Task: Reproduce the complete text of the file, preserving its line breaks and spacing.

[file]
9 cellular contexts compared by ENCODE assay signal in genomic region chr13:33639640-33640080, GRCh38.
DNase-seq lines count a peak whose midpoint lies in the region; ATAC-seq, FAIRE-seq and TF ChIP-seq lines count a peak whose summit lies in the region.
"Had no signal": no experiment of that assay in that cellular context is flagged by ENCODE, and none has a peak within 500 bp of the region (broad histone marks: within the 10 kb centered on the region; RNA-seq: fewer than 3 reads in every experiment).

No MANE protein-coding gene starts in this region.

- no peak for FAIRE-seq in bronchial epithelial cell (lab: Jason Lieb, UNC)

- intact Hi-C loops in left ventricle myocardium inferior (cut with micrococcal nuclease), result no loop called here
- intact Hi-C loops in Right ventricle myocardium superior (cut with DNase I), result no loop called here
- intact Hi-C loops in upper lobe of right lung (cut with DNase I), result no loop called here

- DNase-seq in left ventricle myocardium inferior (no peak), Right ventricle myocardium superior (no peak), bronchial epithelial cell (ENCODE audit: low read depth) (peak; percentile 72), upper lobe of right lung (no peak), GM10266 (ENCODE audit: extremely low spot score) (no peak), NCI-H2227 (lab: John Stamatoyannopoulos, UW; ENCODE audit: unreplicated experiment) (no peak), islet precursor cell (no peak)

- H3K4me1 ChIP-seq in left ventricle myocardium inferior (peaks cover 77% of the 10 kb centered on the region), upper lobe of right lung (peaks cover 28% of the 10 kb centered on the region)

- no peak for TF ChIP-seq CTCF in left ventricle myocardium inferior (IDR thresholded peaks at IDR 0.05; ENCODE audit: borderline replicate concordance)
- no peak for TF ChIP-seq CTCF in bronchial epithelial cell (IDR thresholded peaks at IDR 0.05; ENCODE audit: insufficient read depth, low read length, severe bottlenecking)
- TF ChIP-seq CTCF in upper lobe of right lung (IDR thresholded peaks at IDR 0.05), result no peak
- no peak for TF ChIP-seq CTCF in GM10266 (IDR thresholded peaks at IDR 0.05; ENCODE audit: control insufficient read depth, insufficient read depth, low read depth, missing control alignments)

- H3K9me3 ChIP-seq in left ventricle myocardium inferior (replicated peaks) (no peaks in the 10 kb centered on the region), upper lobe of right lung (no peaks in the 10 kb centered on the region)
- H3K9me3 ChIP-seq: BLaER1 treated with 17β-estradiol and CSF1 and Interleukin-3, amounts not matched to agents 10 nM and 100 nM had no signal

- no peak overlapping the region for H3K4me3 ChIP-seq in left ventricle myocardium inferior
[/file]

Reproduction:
9 cellular contexts compared by ENCODE assay signal in genomic region chr13:33639640-33640080, GRCh38.
DNase-seq lines count a peak whose midpoint lies in the region; ATAC-seq, FAIRE-seq and TF ChIP-seq lines count a peak whose summit lies in the region.
"Had no signal": no experiment of that assay in that cellular context is flagged by ENCODE, and none has a peak within 500 bp of the region (broad histone marks: within the 10 kb centered on the region; RNA-seq: fewer than 3 reads in every experiment).

No MANE protein-coding gene starts in this region.

- no peak for FAIRE-seq in bronchial epithelial cell (lab: Jason Lieb, UNC)

- intact Hi-C loops in left ventricle myocardium inferior (cut with micrococcal nuclease), result no loop called here
- intact Hi-C loops in Right ventricle myocardium superior (cut with DNase I), result no loop called here
- intact Hi-C loops in upper lobe of right lung (cut with DNase I), result no loop called here

- DNase-seq in left ventricle myocardium inferior (no peak), Right ventricle myocardium superior (no peak), bronchial epithelial cell (ENCODE audit: low read depth) (peak; percentile 72), upper lobe of right lung (no peak), GM10266 (ENCODE audit: extremely low spot score) (no peak), NCI-H2227 (lab: John Stamatoyannopoulos, UW; ENCODE audit: unreplicated experiment) (no peak), islet precursor cell (no peak)

- H3K4me1 ChIP-seq in left ventricle myocardium inferior (peaks cover 77% of the 10 kb centered on the region), upper lobe of right lung (peaks cover 28% of the 10 kb centered on the region)

- no peak for TF ChIP-seq CTCF in left ventricle myocardium inferior (IDR thresholded peaks at IDR 0.05; ENCODE audit: borderline replicate concordance)
- no peak for TF ChIP-seq CTCF in bronchial epithelial cell (IDR thresholded peaks at IDR 0.05; ENCODE audit: insufficient read depth, low read length, severe bottlenecking)
- TF ChIP-seq CTCF in upper lobe of right lung (IDR thresholded peaks at IDR 0.05), result no peak
- no peak for TF ChIP-seq CTCF in GM10266 (IDR thresholded peaks at IDR 0.05; ENCODE audit: control insufficient read depth, insufficient read depth, low read depth, missing control alignments)

- H3K9me3 ChIP-seq in left ventricle myocardium inferior (replicated peaks) (no peaks in the 10 kb centered on the region), upper lobe of right lung (no peaks in the 10 kb centered on the region)
- H3K9me3 ChIP-seq: BLaER1 treated with 17β-estradiol and CSF1 and Interleukin-3, amounts not matched to agents 10 nM and 100 nM had no signal

- no peak overlapping the region for H3K4me3 ChIP-seq in left ventricle myocardium inferior